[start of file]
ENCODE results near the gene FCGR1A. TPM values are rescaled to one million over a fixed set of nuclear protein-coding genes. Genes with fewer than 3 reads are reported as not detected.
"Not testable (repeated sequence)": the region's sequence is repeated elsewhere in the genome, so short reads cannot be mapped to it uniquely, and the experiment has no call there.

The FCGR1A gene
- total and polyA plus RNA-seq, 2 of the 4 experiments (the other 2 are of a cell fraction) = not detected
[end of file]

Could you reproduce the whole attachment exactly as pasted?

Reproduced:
ENCODE results near the gene FCGR1A. TPM values are rescaled to one million over a fixed set of nuclear protein-coding genes. Genes with fewer than 3 reads are reported as not detected.
"Not testable (repeated sequence)": the region's sequence is repeated elsewhere in the genome, so short reads cannot be mapped to it uniquely, and the experiment has no call there.

The FCGR1A gene
- total and polyA plus RNA-seq, 2 of the 4 experiments (the other 2 are of a cell fraction) = not detected